Human history is replete with examples of how our beliefs about possibilities shape reality. When the Wright Brothers believed human flight was possible, despite the widespread belief to the contrary, they changed the world forever. When people believed that breaking the four-minute mile was impossible, it remained unbroken, until Roger Bannister challenged that belief and proved it wrong.

Our beliefs about what's possible not only define our goals and aspirations but also our limits. If we believe something is impossible, we often do not even attempt it, missing the chance of discovery or achievement. This mindset could leave us in a comfort zone where we avoid risk and possible failure, stunting our growth and potential. After all, why would one pursue a path they believe is destined to fail?

But, consider this: what if these self-imposed boundaries are merely illusions? What if they exist not in the realm of reality, but in our minds? After all, many of the things we take for granted today were once considered impossible. Air travel, landing on the moon, the internet—these were all the fantasies of past generations, which became possible when people dared to challenge the perceived limits.

Of course, not everything we believe to be possible will become reality. There are laws of physics, biological limitations, and other constraints that we need to acknowledge. However, our perception of these limits is often skewed by societal beliefs, past experiences, and fear of failure.

Challenging our beliefs about what is possible can be a daunting task. It requires courage, resilience, and a willingness to fail. It requires us to step outside our comfort zone and confront our fears. But, those who dare to believe in the impossible often open doors to new possibilities.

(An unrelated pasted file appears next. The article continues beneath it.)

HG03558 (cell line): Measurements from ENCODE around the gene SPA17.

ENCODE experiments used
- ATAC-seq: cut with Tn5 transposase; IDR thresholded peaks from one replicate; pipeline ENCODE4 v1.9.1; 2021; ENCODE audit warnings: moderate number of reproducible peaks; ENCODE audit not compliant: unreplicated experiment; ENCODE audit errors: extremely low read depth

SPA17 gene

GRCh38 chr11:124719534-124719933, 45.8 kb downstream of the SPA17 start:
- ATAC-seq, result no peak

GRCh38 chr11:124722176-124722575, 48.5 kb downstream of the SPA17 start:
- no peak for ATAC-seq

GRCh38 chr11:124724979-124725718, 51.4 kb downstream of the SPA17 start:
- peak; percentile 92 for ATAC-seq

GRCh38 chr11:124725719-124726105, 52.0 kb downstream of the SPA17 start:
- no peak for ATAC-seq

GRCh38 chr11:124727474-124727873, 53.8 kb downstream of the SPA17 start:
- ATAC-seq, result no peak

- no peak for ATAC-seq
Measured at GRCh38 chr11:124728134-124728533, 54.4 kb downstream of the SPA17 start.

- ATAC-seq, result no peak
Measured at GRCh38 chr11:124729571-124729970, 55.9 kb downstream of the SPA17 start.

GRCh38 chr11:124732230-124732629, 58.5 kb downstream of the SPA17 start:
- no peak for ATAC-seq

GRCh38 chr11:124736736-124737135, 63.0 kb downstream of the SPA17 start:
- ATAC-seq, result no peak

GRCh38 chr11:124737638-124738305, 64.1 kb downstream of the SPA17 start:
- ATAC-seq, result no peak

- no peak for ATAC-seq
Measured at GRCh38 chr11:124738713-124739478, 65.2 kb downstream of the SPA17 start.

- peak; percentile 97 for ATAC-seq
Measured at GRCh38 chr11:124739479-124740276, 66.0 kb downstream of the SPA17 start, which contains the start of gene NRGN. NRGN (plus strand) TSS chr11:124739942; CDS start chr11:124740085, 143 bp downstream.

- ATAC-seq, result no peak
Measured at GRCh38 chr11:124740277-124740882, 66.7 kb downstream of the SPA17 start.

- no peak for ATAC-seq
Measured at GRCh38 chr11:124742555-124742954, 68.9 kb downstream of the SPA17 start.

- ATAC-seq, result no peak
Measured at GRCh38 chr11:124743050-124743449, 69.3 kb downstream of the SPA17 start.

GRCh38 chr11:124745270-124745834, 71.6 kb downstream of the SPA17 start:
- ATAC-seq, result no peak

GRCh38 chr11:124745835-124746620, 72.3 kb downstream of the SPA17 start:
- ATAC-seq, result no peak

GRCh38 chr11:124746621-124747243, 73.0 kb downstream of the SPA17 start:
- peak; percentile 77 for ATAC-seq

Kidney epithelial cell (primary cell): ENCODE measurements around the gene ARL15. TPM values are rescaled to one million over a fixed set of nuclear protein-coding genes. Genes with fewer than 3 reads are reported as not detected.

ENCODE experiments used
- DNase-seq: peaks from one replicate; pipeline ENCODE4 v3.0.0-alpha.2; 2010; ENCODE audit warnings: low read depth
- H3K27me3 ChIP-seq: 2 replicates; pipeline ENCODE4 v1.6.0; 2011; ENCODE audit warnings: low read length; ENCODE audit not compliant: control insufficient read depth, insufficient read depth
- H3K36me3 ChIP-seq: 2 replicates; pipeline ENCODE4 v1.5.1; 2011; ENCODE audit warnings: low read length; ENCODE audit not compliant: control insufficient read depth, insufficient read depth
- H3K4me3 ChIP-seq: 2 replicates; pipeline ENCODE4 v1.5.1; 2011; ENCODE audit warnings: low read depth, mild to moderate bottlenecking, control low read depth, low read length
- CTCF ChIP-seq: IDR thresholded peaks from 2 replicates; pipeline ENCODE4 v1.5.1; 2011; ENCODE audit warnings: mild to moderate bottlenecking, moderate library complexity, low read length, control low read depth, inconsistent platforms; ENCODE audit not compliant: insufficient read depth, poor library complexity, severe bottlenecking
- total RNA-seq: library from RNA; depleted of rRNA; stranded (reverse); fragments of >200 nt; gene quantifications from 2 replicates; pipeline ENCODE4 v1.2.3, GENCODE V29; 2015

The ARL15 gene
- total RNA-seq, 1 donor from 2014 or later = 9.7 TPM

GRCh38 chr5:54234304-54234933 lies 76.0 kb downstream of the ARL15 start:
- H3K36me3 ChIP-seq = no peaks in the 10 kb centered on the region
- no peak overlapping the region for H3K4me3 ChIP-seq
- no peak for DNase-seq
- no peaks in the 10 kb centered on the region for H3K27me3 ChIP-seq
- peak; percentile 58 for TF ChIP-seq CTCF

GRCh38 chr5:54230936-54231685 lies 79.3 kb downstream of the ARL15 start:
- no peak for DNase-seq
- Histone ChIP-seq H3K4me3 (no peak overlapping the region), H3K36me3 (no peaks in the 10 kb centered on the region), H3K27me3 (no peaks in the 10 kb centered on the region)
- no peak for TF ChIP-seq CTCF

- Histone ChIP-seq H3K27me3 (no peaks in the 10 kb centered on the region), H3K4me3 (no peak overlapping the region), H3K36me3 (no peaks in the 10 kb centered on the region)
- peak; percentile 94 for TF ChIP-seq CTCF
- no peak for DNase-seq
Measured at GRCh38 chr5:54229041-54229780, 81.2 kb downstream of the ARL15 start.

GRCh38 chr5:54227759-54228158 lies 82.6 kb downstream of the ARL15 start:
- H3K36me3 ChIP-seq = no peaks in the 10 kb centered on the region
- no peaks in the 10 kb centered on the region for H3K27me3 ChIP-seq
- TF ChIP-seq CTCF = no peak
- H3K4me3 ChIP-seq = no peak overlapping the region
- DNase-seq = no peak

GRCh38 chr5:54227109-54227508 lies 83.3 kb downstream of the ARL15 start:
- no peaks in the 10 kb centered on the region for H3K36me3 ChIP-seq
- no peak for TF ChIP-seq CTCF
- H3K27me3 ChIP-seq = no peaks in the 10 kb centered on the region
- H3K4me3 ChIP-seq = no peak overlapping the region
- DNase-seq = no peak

It's crucial to challenge our perception of what we believe to be impossible. This doesn't mean we should throw caution to the wind and chase every far-fetched dream. Instead, it suggests that we should critically assess the constraints we have placed on ourselves and question whether they are based on reality or merely self-imposed limitations. By doing so, we might find that the impossible is often only improbable, and with effort, dedication, and a bit of courage, we can expand the horizon of our potential.


Just as a gardener cultivates a garden, choosing the plants to grow and diligently removing the weeds, we too need to garden our beliefs. We should aim to foster beliefs that spread love and promote growth for all. This requires conscious reflection, empathy, and a willingness to change our thought patterns. Through this intentional cultivation of our beliefs, we can not only transform our own lives but also make a meaningful impact on the world around us.

We must make it our mission in life to learn, unlearn and relearn all that is needed to increase our capacity to give love and bring oour gifts to the world. Our beliefs shape our thoughts, our thoughts shape our actions, and our actions shape our reality.

Change your beliefs to change your life.